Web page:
Sub/urbia in Recent Photography
Whitney Museum of American Art
September 30, 2005–January 15, 2006
A small but focused show tucked into the Whitney’s mezzanine collects the work of nine photographers, and despite a potentially overwhelming title, suggests several ways to look at — and ultimately make sense of — contemporary American cities. The photographs don’t attempt to document urban experience, instead finding and creating moments that offer new scenarios, whether real or imagined, fleeting or just overlooked.
Gregory Crewdson’s trademark everyday eeriness is represented by a photo from his Beneath the Roses series (2004). He stages a mysterious nighttime drama on an anonymous Main Street, USA: a car, its door open, is parked below a traffic signal lit yellow. Light flows out from the car and nearby storefronts making the otherwise desolate streetscape seem incongruently porous.
Contrasting Crewdson’s high-production detachment is Corin Hewitt’s deeply personal depiction of small-town life. Also constructed (but in a completely literal sense), herein is a photograph of a model of the interior of two rooms of Hewitt’s grandmother’s house, looking exactly as they did when she died. Every detail in 85 Union Street, Kitchen, January 13, 2002, and 85 Union Street, Living Room, January 13, 2002, is painstakingly depicted in 1/12 scale (and, with a scientific specificity, printed at ¼ scale), from the blueand-white checkered kitchen tablecloth to the crossword puzzle dictionary sitting in the living room. The photos memorialize the woman’s life and offer an intimate glimpse into a distinctively American domestic world.
Walead Beshty’s couplet of photography projects, pictures of two government-funded housing projects built on the same site in New Haven, offer a starkly different take on the American home. The pieces are a critique of American urbanism embedded with a host of tangential references. One photograph, The Excursionist Views (Oriental Gardens 1983-, day for night, cinemascope), 20012005, shows banal suburban tract houses, while the other, Architecture is not Sculpture (Paul Rudolph, Oriental Gardens, 1970-1981, doubled, inverted, cinemascopic), 2005, is a stack of unlimited takeaway posters of a complex of stacked, overlapping boxy structures. A blunt caption quotes an unnamed source explaining that the project was experimental, pre-fab, low income housing that was “trucked to the site and dropped in place by crane.” The texts underscore the architect’s interest in formal qualities over more humanistic concerns of public housing, a privileging emphasized in Beshty’s title. As suggested by the dates in the titles, Rudolph’s Oriental Gardens were demolished and replaced with the more traditional housing.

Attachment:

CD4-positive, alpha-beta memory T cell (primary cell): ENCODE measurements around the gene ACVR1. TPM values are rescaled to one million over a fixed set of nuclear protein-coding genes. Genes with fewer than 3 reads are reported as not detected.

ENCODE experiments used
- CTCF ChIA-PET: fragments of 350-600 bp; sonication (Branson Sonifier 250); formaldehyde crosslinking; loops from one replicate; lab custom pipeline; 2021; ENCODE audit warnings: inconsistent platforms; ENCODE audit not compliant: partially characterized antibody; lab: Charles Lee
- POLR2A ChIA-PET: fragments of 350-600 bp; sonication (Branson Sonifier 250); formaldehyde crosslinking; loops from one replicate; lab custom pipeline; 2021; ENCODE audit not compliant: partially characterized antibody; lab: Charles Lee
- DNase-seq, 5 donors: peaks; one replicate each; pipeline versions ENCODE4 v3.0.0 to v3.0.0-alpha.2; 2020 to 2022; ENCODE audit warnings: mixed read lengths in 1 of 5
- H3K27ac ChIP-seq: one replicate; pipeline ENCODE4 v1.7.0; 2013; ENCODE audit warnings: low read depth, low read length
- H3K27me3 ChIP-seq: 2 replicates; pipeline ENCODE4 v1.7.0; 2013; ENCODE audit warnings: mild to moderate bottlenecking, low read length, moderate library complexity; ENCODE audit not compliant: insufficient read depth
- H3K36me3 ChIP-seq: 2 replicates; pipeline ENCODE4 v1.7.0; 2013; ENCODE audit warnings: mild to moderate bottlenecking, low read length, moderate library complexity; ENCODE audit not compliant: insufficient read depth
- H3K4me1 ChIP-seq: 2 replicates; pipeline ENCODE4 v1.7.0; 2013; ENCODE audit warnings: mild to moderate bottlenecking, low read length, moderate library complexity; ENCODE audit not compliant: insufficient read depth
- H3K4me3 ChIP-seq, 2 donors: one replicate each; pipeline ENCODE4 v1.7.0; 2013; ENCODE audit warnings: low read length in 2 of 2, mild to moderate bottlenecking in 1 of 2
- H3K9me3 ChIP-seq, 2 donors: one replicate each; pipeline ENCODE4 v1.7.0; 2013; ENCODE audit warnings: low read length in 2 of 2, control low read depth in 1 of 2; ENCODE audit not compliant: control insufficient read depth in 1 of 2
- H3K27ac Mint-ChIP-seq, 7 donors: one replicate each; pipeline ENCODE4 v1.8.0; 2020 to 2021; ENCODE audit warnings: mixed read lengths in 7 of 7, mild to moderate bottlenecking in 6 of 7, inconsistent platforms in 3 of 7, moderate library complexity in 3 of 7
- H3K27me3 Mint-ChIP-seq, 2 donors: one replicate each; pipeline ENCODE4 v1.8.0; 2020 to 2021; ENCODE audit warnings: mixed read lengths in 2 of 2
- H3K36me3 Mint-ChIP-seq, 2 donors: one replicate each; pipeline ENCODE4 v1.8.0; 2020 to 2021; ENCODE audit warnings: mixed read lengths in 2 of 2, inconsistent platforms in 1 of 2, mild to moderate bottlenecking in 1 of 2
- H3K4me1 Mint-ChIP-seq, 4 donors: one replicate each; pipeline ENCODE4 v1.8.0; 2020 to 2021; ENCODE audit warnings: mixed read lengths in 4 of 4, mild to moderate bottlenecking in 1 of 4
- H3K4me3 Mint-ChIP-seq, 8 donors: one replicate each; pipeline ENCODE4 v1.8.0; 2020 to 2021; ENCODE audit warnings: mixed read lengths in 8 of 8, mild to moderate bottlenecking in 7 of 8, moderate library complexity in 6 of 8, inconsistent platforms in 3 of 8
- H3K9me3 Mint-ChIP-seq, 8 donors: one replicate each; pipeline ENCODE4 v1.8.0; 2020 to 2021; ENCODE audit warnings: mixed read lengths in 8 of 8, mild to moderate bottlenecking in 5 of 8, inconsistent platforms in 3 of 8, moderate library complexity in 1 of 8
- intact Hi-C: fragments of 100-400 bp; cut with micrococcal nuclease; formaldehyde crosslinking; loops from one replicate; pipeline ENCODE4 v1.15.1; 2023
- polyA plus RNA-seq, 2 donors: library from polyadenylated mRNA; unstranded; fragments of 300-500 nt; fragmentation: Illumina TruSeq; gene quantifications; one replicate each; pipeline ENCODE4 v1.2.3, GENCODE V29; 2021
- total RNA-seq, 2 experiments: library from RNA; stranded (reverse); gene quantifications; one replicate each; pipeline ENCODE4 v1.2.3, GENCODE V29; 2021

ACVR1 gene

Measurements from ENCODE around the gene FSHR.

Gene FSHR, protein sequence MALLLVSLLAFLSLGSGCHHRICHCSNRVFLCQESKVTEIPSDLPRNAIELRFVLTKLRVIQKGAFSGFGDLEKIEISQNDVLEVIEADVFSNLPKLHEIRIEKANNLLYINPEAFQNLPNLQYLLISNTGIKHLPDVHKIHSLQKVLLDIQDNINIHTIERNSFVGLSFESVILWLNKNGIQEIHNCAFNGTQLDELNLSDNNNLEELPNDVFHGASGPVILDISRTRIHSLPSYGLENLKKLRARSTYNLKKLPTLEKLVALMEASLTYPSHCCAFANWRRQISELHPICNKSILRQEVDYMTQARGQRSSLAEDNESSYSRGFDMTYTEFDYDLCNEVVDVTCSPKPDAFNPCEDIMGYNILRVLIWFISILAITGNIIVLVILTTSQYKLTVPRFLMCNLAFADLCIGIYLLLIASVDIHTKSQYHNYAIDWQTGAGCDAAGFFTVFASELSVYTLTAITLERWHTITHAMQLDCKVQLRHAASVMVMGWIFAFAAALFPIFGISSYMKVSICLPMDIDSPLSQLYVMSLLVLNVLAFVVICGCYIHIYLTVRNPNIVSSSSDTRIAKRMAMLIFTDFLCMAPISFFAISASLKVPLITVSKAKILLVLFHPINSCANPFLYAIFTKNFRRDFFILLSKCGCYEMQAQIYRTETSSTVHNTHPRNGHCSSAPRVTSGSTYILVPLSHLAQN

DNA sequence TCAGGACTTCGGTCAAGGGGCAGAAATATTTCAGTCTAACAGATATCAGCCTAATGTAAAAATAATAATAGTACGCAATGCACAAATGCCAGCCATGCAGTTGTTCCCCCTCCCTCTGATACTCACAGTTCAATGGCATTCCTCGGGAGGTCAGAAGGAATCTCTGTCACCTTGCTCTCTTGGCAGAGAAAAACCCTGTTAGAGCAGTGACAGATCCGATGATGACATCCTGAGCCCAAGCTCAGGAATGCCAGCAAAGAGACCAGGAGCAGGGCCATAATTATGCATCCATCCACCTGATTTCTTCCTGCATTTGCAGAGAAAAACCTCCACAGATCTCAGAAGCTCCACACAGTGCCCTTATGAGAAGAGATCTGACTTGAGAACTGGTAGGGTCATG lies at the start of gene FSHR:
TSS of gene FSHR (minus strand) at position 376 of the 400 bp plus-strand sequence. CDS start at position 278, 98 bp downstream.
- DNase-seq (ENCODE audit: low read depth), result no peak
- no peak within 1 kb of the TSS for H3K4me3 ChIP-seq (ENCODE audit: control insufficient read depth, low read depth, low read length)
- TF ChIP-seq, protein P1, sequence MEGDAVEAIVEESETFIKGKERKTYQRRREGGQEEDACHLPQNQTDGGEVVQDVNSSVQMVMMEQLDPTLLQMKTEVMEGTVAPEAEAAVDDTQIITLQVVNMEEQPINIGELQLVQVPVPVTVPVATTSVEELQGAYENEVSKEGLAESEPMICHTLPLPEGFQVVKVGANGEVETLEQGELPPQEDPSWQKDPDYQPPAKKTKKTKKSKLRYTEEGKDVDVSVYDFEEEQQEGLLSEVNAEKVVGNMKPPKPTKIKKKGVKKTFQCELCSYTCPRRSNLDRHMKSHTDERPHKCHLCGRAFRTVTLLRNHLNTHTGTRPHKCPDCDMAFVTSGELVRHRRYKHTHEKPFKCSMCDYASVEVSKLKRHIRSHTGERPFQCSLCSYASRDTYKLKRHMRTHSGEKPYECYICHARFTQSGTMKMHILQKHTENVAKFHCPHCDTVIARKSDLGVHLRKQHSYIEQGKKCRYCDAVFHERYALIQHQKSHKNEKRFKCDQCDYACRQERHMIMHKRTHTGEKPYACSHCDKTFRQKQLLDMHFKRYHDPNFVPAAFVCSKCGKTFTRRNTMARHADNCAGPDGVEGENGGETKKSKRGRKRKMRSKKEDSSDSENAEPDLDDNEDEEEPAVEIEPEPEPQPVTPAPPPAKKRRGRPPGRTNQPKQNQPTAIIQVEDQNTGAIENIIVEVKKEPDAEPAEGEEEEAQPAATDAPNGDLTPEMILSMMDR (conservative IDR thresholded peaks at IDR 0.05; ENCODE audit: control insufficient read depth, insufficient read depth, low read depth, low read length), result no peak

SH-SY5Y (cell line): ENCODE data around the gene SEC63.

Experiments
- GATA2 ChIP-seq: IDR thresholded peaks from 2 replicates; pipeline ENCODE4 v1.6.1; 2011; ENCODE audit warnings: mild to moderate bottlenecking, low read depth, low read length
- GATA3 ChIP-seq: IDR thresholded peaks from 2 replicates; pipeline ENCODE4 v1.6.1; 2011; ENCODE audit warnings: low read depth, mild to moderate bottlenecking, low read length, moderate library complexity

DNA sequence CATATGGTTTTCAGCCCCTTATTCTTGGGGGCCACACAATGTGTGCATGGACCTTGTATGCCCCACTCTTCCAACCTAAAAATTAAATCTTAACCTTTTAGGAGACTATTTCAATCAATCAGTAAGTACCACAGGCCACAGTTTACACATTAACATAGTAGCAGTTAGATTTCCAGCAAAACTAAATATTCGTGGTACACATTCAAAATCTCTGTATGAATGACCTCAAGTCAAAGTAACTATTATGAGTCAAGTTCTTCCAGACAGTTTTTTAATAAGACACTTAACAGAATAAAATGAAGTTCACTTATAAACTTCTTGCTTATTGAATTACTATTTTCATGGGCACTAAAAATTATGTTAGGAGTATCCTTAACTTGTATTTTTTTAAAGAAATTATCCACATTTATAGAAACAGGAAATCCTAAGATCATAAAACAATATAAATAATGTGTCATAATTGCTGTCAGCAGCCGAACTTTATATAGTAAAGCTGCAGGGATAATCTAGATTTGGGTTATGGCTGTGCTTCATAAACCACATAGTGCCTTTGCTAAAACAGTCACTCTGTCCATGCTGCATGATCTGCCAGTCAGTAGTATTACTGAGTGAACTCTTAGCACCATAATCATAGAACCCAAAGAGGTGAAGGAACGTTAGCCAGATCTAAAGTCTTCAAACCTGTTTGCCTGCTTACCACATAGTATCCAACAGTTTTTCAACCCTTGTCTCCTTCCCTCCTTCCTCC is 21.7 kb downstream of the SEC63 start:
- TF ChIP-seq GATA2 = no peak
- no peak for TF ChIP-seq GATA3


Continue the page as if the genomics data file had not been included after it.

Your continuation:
Beshty probes Rudolph‘s (not coincidentally the former dean of the Yale architecture school, and the man responsible for its much-maligned Art and Architecture building) flawed vision and contrasts his irresponsibility with the functional, yet unidealistic version built later. Beshty takes this comparison further by layering his project with references that push into other territories. His carefully descriptive titles indicate the importance of his technique and his appropriation of cinematography. The “day for night” filter, for instance, gives the image the romanticized look of an old movie with any signs of use or decay obscured by the deep, fake night. The building’s superficial decorative aspects are emphasized — the simple building block shapes of the columns, arched triangular overhangs, and planters, all set off in high-contrast shadow. There was also a contrast between the practice of photography and architecture. “Architecture is Not Sculpture,” but photography can be, as demonstrated by the form made by the pile of posters (itself a critique of modernism via Felix Gonzales Torres). Photography jumps the categorical fence in depicting architecture that failed for attempting the same.
Amir Zaki gives the show the most thrilling portrait of housing Untitled, (OH04X)_ 2004, which pictures two houses hovering over a cliff. Zaki ups the ante on Los Angles delirium by digitally erasing the cantilevered supports below the houses, making them appear as if they are balancing on one edge of the house. It is a thrilling exaggeration that augments the impression of Los Angeles as one big beautiful disaster.